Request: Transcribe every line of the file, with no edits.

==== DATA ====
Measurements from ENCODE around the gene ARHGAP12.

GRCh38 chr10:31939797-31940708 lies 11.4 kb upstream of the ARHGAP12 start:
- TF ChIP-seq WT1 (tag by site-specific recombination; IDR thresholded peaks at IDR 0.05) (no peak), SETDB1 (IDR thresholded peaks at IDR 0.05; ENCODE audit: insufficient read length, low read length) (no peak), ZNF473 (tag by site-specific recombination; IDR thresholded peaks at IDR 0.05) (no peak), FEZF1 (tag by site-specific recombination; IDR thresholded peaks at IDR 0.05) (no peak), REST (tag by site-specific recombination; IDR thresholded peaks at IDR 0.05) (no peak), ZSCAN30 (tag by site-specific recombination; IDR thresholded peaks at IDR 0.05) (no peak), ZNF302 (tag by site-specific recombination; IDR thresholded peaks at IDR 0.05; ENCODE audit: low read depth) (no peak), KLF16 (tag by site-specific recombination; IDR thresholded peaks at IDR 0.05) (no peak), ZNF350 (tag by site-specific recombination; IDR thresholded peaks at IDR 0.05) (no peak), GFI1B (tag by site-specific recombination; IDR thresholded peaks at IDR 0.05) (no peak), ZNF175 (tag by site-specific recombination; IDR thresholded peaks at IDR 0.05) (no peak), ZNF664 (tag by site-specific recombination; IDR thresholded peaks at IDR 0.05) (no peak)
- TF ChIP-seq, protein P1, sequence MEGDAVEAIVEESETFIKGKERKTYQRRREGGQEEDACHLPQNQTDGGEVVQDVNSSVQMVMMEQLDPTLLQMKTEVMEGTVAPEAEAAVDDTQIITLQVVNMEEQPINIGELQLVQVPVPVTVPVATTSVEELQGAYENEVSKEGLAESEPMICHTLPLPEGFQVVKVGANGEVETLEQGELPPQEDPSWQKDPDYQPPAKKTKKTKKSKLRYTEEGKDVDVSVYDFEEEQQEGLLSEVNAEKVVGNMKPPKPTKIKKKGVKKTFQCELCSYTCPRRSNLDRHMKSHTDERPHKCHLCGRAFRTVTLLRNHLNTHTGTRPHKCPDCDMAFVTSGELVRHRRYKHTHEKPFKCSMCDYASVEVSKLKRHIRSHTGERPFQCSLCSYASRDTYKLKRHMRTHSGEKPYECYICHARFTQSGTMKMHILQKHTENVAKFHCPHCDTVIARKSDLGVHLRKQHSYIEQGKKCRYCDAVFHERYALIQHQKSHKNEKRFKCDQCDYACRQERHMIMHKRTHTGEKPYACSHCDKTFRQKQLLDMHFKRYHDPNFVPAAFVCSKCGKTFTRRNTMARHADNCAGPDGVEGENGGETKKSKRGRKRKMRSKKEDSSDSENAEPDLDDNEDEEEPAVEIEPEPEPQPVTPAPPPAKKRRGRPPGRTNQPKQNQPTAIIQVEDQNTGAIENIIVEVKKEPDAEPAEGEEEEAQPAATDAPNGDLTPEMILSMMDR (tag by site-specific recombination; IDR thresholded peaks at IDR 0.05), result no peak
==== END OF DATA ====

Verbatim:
Measurements from ENCODE around the gene ARHGAP12.

GRCh38 chr10:31939797-31940708 lies 11.4 kb upstream of the ARHGAP12 start:
- TF ChIP-seq WT1 (tag by site-specific recombination; IDR thresholded peaks at IDR 0.05) (no peak), SETDB1 (IDR thresholded peaks at IDR 0.05; ENCODE audit: insufficient read length, low read length) (no peak), ZNF473 (tag by site-specific recombination; IDR thresholded peaks at IDR 0.05) (no peak), FEZF1 (tag by site-specific recombination; IDR thresholded peaks at IDR 0.05) (no peak), REST (tag by site-specific recombination; IDR thresholded peaks at IDR 0.05) (no peak), ZSCAN30 (tag by site-specific recombination; IDR thresholded peaks at IDR 0.05) (no peak), ZNF302 (tag by site-specific recombination; IDR thresholded peaks at IDR 0.05; ENCODE audit: low read depth) (no peak), KLF16 (tag by site-specific recombination; IDR thresholded peaks at IDR 0.05) (no peak), ZNF350 (tag by site-specific recombination; IDR thresholded peaks at IDR 0.05) (no peak), GFI1B (tag by site-specific recombination; IDR thresholded peaks at IDR 0.05) (no peak), ZNF175 (tag by site-specific recombination; IDR thresholded peaks at IDR 0.05) (no peak), ZNF664 (tag by site-specific recombination; IDR thresholded peaks at IDR 0.05) (no peak)
- TF ChIP-seq, protein P1, sequence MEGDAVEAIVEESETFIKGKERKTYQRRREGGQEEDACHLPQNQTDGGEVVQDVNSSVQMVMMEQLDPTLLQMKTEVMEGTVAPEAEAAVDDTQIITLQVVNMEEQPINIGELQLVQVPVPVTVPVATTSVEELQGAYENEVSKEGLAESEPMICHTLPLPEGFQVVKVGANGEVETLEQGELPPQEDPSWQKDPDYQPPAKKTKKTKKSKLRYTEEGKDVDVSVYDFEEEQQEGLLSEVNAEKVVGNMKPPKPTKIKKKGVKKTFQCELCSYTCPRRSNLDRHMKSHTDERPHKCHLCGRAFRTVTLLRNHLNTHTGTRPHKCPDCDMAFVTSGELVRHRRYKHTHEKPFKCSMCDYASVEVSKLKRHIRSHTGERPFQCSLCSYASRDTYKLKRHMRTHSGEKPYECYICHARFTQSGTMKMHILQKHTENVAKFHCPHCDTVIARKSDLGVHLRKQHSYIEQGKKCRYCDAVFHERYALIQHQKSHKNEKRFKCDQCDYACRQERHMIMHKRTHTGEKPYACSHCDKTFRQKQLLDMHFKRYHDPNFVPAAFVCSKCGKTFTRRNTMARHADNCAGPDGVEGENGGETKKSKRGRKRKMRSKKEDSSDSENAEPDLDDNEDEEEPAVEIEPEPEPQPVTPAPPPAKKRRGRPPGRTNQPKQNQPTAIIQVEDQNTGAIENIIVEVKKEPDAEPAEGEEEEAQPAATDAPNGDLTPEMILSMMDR (tag by site-specific recombination; IDR thresholded peaks at IDR 0.05), result no peak